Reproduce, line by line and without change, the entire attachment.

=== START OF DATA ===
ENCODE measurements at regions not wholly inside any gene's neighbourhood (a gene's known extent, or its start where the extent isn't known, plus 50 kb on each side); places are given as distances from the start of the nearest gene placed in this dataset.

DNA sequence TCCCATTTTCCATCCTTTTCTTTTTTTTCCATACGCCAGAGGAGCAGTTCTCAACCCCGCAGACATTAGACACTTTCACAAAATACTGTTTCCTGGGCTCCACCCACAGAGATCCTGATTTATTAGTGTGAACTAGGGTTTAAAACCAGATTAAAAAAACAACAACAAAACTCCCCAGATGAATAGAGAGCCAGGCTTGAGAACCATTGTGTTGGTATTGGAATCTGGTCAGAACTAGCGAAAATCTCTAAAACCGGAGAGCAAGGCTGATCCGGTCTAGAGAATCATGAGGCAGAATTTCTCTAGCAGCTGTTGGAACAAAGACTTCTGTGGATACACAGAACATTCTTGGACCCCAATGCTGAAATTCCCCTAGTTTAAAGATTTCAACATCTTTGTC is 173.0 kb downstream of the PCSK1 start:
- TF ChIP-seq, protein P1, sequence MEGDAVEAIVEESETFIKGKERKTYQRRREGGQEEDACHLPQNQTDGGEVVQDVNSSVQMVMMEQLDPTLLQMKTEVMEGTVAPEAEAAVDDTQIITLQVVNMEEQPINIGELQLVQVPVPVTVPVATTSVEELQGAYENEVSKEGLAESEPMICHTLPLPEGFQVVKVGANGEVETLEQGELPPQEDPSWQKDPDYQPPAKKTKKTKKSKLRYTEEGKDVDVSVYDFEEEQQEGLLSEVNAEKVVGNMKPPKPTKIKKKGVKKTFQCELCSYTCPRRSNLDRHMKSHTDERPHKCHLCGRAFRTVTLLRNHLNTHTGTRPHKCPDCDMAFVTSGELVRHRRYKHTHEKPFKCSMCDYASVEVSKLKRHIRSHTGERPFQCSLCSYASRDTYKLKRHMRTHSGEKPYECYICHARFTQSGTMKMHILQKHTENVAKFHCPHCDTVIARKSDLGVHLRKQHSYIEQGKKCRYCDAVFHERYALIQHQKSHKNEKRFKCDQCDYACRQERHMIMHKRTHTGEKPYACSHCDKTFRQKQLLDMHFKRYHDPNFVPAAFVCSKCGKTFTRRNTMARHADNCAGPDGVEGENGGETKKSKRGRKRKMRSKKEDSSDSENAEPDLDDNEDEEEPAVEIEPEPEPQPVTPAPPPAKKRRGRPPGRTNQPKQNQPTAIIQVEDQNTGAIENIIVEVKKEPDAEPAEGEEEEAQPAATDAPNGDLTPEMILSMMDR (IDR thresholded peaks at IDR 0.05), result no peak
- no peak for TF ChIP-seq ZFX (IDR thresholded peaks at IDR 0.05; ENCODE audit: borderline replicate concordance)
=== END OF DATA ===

ENCODE measurements at regions not wholly inside any gene's neighbourhood (a gene's known extent, or its start where the extent isn't known, plus 50 kb on each side); places are given as distances from the start of the nearest gene placed in this dataset.

DNA sequence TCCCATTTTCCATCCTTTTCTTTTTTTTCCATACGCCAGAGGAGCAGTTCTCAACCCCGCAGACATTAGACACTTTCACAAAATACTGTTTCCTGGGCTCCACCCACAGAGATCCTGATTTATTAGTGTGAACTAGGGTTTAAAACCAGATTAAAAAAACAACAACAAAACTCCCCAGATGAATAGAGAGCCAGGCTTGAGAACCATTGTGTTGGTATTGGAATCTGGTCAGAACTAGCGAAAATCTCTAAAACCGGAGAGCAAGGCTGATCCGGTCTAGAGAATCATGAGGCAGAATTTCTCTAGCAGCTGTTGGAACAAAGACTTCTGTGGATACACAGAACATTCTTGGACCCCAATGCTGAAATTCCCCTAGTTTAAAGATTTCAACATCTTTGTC is 173.0 kb downstream of the PCSK1 start:
- TF ChIP-seq, protein P1, sequence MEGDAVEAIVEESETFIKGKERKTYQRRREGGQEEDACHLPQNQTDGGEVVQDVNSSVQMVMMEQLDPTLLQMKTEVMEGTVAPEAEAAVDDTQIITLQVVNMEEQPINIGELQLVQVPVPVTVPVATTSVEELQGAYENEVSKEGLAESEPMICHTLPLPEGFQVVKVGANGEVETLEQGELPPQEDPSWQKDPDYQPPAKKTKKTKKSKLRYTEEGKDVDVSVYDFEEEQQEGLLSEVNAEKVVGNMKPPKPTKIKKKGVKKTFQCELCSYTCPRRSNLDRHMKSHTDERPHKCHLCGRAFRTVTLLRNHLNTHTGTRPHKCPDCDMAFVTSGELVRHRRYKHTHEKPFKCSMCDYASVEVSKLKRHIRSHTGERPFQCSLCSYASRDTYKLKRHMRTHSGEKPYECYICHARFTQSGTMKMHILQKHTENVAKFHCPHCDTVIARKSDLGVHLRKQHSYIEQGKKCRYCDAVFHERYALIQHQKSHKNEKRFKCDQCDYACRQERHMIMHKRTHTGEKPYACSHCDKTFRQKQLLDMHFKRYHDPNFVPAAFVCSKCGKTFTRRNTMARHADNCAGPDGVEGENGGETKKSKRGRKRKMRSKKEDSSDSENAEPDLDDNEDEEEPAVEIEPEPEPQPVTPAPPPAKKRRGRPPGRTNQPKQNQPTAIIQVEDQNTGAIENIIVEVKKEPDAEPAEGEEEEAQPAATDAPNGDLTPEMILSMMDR (IDR thresholded peaks at IDR 0.05), result no peak
- no peak for TF ChIP-seq ZFX (IDR thresholded peaks at IDR 0.05; ENCODE audit: borderline replicate concordance)